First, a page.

Contents | November 2001
In This Issue (Contributors)
More on politics and society from The Atlantic Monthly.
The War on Terrorism
A collection of features from The Atlantic Monthly and Atlantic Unbound.
From the archives:
"America's Heart" (February 1999)
"New York's story is the nation's.... The city was the birthplace of window shopping, American bohemia, the Associated Press, and the hot dog." Timothy J. Gilfoyle reviews Edwin G. Burrows's and Mike Wallace's Gotham.
From Atlantic Unbound:
Dispatches: "Ground Zero, the Day After" (September 19, 2001)
A pilgrimage to the "ash-covered canyon" that was once the World Trade Center. By Petra Bartosiewicz.
The Atlantic Monthly | November 2001
Notes & Dispatches
New York City
o have the attention of a nation is hardly novel in a city that's been ground zero for more than a century. Living in the Mae West of municipalities, New Yorkers are used to people staring. People live here because they want to be noticed. But New York's starring role in history's most viewed piece of videotape—a whole new genre of terror porn—brings with it not just more notoriety but unwanted sympathy.
A New Mask
The terrorists temporarily created a civil society in New York—but the city can't mind its manners forever
by David Carr
New Yorkers can stand anything save the nation's pity.
However well-meaning, and however important for those who give and those who receive, the sympathy alters only the isolation of the tragedy, not its dimensions. And once the questions from distant relations switched from Where were you? to How are you?, people here did not know how to respond. As with the huge quantities of blood that arrived after the attack, New York is having trouble finding places to store all the consolation. Everyone in the city is so busy putting on a stiff upper lip—Damn that bin Laden and the disappeared 1 and 9 train; I guess we'll have to walk—that the embrace of our countrymen becomes one more thing to put up with.
"The department moves forward," one firefighter told me, speaking with more firmness than defiance, even as he dug for 350 of his colleagues two days after the towers fell. "This thing was around a long time before me, and it will be around a long time after me."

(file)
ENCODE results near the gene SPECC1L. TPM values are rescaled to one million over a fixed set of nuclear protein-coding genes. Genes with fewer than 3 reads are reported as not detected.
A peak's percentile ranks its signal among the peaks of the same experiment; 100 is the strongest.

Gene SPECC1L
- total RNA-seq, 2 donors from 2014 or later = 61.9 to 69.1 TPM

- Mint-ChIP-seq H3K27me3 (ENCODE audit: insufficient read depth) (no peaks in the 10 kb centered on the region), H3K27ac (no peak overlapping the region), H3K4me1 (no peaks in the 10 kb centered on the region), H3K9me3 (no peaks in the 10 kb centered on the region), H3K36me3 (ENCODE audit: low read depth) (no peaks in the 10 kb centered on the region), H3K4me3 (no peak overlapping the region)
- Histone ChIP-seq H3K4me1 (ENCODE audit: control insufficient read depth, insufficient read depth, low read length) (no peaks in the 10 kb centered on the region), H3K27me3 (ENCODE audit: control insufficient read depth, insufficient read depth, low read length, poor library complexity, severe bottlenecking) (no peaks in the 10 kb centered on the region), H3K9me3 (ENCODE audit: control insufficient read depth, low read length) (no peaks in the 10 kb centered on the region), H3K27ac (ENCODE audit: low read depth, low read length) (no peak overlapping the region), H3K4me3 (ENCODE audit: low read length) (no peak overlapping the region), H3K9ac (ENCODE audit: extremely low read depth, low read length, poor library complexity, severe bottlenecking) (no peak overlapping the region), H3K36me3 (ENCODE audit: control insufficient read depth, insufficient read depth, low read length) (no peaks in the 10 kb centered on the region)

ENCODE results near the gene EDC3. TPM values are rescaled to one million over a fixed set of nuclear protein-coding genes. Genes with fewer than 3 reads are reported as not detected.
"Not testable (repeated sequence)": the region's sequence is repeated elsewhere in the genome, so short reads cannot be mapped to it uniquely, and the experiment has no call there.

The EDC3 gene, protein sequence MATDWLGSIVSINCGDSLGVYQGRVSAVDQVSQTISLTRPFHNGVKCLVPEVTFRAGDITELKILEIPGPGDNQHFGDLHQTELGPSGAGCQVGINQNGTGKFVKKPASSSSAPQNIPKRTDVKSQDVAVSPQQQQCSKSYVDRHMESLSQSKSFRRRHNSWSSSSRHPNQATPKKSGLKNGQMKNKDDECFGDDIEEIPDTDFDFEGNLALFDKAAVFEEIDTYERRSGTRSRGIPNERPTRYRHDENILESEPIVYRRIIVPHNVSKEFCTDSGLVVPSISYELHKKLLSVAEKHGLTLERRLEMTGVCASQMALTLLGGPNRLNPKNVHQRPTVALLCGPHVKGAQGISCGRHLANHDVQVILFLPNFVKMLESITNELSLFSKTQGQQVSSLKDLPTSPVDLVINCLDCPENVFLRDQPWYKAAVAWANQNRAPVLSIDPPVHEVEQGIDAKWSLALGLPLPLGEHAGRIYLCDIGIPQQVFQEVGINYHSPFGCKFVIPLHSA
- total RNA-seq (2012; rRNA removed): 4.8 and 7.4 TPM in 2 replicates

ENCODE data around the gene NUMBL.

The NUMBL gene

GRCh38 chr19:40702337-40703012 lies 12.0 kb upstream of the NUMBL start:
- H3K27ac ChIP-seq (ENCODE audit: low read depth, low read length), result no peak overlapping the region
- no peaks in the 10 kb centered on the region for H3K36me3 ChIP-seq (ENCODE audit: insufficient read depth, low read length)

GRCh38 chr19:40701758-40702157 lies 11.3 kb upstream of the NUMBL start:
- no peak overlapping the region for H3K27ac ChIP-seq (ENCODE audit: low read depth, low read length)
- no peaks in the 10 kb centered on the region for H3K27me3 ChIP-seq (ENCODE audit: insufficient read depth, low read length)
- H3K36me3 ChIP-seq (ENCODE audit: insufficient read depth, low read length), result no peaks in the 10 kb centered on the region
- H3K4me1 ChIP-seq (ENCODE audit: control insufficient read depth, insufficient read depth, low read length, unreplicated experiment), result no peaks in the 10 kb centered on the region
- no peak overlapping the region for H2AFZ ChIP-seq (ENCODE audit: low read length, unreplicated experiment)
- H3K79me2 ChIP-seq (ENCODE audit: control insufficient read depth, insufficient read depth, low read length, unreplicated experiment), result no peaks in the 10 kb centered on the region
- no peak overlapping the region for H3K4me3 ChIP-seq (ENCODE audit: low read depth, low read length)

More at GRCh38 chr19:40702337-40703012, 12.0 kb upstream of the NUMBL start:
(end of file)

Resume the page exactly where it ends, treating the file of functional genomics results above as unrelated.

In attempting to flatten civil society, the terrorists temporarily created one in New York. Of course, the city can't mind its manners forever. It's too much trouble. Yet returning to a reflexive leaning on the horn when some schmuck gets in your way—a civic necessity in the best of times—seems impossible while the rest of the country is draping your town in nobility. As odd as it sounds, the city's psyche is better equipped to answer back to Jerry Falwell's schadenfreude.
Deprived of both the smirks on our faces and the chips on our shoulders, we New Yorkers are looking for a new mask, one that will prove less corrosive to the wearer yet congruent with the threat. It's now okay to complain when the Brooklyn Bridge is backed up from here to kingdom come, but it will never be in good taste to wonder aloud if that's where it's going to be blown to.
Other cities do a much better job of being, without acting, terrified. Jerusalem, a place New York could end up resembling, was carved out of the hatred of others and makes no apologies for its means or its ends. Belfast residents, annealed by decades of neighborly enmity, know that there's no way to look good when you are running for your life. New Yorkers, raised to believe that showing fear is a felony, were left in the aftermath of the attack still wondering how to act when a bomb threat is announced at Grand Central. Probably not for long.
Copyright © 2001 by The Atlantic Monthly Group. All rights reserved.
The Atlantic Monthly; November 2001; A New Mask; Volume 288, No. 4; 26-27.